WUKAN.3 March 2012. Residents of a southern Chinese fishing village gathered on Saturday to elect a new administrative authority that many hail as a model for greater grassroots democracy in China following an uncompromising standoff over land grabs and abuse of power.

Anger at corrupt local officials turned to fury last September when villagers ransacked the Wukan government offices.

While village elections have been permitted for decades, Wukan has pushed the boundaries, led by a visionary rebel village leader, Lin Zuluan, respected 67-year-old party secretary to unify the village against higher authorities.
Anger over land grabs has captured the attention of China’s leadership. Premier Wen Jiabao recently vowed to make village committee elections an authentic channel for public opinion, acknowledging China has failed to give adequate protection against rural land seizures.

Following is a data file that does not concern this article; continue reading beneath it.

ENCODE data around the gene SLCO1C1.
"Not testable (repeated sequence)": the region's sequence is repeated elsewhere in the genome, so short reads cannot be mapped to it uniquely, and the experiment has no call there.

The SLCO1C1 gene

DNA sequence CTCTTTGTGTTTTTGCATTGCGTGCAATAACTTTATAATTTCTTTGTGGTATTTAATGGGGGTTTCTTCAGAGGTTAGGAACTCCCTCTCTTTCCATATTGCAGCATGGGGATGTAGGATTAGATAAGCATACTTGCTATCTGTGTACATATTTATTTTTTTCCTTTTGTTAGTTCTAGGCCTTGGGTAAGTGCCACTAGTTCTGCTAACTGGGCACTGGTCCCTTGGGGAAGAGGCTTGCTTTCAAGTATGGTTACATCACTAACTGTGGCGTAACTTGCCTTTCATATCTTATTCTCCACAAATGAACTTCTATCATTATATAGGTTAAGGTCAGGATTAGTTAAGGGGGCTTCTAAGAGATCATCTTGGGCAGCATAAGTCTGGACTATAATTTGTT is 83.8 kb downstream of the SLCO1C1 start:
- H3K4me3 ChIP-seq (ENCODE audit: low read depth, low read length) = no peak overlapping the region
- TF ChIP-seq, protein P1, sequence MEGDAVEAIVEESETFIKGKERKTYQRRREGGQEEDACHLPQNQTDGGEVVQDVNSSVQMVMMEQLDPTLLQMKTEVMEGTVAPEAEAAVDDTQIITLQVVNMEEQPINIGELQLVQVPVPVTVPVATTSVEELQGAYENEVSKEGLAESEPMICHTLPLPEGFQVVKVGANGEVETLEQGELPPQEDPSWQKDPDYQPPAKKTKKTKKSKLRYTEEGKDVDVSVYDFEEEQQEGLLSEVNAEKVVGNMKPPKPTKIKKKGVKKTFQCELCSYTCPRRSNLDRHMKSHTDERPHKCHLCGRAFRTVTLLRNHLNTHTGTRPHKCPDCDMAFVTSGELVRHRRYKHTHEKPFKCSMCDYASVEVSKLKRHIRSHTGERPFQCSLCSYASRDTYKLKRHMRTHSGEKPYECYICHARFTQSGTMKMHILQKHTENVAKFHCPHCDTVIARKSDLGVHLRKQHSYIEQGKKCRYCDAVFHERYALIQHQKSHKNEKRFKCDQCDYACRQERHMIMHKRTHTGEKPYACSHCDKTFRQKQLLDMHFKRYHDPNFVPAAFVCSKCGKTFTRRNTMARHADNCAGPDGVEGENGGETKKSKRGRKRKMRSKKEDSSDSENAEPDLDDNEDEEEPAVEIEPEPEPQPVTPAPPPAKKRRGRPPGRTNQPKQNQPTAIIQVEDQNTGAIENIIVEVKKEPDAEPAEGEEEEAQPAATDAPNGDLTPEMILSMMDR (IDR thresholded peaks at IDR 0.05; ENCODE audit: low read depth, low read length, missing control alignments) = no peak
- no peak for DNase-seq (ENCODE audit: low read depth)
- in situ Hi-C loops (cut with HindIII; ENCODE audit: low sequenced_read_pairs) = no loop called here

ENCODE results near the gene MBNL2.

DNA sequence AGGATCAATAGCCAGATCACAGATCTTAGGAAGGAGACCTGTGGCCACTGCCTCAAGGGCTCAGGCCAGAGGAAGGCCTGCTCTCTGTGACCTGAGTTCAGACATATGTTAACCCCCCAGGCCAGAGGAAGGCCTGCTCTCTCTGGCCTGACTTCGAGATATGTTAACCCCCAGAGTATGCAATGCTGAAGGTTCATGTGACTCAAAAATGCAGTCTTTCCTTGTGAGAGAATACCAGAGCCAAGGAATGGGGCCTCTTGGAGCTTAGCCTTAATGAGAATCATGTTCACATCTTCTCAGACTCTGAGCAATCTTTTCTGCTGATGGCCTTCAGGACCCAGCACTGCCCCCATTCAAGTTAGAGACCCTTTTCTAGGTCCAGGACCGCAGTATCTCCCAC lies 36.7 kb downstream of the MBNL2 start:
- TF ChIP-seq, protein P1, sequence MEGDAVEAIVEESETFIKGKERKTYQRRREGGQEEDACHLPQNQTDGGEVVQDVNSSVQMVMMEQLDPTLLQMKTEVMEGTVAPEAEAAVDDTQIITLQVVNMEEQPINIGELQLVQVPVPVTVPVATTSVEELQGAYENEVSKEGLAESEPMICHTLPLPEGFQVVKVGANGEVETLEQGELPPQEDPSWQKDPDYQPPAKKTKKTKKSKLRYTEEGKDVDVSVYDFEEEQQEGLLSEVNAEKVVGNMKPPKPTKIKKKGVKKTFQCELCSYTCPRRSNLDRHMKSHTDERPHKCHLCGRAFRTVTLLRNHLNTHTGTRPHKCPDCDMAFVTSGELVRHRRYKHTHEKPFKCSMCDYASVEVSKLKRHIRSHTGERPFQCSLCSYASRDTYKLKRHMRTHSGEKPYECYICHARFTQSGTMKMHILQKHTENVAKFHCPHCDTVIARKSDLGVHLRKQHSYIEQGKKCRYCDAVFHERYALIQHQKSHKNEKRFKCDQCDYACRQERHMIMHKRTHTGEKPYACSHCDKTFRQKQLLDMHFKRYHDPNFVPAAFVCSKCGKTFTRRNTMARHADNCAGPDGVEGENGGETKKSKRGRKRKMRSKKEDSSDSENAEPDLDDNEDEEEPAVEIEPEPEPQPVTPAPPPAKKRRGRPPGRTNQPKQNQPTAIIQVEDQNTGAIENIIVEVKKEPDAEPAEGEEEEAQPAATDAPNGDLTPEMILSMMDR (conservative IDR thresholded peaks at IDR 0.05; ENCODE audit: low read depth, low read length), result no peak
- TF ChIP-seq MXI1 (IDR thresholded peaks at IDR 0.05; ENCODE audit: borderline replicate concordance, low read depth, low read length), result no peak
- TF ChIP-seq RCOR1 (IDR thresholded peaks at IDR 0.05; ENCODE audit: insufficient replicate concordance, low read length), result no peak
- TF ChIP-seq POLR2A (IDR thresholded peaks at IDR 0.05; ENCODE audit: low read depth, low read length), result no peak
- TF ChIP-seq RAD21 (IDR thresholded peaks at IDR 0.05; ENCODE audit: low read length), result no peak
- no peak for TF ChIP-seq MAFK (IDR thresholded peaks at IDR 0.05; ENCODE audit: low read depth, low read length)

Guangdong provincial authorities, led by ambitious Communist Party leader Wang Yang, intervened, naming the rebel leader Lin as party secretary in a surprising concession.
In February, Wukan elected a committee to oversee Saturday’s proceedings. The seven-member village committee, including a village chief and two deputies, will have  power over local finances and the sale and apportioning of collectively owned village land.